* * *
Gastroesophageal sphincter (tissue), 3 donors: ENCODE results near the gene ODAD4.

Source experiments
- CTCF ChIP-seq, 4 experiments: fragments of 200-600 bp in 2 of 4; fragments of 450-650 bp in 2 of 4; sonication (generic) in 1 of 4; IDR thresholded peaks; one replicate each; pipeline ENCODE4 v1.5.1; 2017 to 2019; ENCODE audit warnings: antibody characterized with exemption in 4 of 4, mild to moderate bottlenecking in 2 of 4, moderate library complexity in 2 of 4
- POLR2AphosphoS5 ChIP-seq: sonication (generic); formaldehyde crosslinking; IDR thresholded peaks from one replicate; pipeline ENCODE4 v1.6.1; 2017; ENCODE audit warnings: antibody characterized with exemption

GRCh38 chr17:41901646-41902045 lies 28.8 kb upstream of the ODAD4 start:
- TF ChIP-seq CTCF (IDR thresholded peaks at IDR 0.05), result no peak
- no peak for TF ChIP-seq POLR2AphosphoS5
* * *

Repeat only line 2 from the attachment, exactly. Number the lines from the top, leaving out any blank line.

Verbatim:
Source experiments